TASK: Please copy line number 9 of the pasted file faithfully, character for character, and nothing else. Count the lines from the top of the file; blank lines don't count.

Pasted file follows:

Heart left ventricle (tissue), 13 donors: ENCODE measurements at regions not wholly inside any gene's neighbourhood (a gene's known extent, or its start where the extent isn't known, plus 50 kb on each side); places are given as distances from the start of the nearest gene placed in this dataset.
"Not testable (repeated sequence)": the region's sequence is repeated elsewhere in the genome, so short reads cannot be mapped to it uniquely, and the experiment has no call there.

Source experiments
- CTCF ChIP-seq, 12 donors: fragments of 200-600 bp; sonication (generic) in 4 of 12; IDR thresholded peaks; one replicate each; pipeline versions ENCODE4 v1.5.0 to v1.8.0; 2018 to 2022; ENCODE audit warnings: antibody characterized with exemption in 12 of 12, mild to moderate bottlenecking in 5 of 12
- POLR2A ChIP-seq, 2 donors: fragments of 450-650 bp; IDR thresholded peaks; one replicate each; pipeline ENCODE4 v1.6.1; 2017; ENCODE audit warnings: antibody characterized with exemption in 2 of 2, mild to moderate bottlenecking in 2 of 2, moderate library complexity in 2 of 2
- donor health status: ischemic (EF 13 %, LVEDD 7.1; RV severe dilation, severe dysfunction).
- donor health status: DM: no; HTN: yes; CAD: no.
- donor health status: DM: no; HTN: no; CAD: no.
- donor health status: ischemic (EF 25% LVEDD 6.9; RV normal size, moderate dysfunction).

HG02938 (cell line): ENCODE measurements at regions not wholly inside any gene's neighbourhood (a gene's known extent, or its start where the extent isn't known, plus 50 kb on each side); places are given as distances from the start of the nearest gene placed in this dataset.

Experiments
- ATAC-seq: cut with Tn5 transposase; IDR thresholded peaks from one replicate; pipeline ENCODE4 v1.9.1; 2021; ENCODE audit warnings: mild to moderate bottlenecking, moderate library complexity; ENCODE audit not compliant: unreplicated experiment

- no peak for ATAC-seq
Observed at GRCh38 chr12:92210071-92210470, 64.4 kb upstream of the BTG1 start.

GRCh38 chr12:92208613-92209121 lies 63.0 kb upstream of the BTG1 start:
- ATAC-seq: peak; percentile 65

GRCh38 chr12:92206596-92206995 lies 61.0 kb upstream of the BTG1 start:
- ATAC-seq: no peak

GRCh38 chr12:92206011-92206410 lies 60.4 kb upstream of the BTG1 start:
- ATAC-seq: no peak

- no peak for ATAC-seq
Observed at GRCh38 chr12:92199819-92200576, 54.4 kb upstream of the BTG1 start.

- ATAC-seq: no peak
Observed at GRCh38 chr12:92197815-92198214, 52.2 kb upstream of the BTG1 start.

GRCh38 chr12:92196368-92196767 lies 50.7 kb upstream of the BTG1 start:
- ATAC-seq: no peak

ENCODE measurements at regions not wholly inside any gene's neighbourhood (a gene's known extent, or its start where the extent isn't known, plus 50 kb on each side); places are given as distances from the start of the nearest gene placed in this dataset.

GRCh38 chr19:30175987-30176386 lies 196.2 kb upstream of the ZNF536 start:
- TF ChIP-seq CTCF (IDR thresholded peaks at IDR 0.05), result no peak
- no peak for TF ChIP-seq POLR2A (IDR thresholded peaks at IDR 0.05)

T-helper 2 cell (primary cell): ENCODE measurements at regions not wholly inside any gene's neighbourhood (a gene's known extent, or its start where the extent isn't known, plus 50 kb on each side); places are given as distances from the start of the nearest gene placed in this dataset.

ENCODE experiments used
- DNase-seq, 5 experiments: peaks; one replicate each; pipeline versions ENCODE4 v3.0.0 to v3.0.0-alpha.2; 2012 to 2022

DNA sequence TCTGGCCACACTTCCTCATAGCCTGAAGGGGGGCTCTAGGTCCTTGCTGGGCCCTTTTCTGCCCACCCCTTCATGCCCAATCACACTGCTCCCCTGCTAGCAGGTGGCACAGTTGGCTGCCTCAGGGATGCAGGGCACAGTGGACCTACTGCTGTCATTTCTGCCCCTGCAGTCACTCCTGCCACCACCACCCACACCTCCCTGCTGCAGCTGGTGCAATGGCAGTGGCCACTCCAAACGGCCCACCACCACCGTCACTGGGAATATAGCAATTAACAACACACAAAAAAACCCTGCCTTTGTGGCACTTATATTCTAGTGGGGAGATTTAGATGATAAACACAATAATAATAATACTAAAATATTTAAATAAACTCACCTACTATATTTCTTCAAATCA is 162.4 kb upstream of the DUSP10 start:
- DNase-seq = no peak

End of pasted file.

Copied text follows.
- donor health status: ischemic (EF 25% LVEDD 6.9; RV normal size, moderate dysfunction).